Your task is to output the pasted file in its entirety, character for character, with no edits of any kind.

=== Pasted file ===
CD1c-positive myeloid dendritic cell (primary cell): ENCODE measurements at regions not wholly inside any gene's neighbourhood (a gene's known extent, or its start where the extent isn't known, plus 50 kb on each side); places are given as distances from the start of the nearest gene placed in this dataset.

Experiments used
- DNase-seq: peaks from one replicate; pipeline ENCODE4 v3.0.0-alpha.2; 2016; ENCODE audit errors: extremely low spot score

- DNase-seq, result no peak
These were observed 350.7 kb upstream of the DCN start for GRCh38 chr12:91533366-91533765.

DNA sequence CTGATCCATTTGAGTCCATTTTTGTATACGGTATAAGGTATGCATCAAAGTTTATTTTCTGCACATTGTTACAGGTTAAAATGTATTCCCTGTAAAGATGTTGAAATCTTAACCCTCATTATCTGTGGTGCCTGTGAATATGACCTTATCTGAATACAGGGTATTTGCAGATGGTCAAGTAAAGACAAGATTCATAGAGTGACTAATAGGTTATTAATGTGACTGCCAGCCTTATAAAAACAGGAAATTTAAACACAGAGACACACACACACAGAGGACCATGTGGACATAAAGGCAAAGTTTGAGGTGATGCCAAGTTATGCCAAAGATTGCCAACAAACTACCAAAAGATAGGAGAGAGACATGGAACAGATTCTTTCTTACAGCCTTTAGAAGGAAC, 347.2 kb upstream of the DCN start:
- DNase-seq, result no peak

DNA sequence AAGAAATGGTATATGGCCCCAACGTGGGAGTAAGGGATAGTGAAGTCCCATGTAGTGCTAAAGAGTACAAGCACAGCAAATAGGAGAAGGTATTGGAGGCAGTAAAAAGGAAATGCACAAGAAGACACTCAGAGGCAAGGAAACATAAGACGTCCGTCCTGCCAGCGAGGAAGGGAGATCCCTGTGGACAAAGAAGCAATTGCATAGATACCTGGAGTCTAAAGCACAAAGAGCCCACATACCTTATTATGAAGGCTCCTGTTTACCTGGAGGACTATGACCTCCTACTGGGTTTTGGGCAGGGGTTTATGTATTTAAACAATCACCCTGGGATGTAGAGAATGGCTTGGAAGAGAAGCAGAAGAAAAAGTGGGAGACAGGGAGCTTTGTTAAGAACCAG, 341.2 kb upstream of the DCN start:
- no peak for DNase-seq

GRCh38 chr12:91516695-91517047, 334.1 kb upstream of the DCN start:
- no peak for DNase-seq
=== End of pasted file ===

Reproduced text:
CD1c-positive myeloid dendritic cell (primary cell): ENCODE measurements at regions not wholly inside any gene's neighbourhood (a gene's known extent, or its start where the extent isn't known, plus 50 kb on each side); places are given as distances from the start of the nearest gene placed in this dataset.

Experiments used
- DNase-seq: peaks from one replicate; pipeline ENCODE4 v3.0.0-alpha.2; 2016; ENCODE audit errors: extremely low spot score

- DNase-seq, result no peak
These were observed 350.7 kb upstream of the DCN start for GRCh38 chr12:91533366-91533765.

DNA sequence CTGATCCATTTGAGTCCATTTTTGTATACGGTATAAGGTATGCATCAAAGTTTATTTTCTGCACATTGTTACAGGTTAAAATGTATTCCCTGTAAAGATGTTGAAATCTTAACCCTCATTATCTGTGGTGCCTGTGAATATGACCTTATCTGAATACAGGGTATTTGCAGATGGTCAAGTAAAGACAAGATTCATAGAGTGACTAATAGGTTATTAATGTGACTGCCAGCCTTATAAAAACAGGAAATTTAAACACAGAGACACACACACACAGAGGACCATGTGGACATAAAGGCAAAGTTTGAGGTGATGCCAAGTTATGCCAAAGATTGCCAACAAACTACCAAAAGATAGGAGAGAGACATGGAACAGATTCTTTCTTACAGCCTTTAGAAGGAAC, 347.2 kb upstream of the DCN start:
- DNase-seq, result no peak

DNA sequence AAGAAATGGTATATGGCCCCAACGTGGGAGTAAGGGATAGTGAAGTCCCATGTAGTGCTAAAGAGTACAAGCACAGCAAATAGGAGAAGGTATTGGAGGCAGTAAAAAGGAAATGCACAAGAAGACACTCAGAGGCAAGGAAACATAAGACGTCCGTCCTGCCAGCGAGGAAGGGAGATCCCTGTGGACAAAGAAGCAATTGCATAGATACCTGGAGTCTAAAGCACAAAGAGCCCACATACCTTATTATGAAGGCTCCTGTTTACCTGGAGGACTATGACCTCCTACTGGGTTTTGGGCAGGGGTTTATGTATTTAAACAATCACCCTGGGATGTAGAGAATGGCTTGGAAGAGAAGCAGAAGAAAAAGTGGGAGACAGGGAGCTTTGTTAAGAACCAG, 341.2 kb upstream of the DCN start:
- no peak for DNase-seq

GRCh38 chr12:91516695-91517047, 334.1 kb upstream of the DCN start:
- no peak for DNase-seq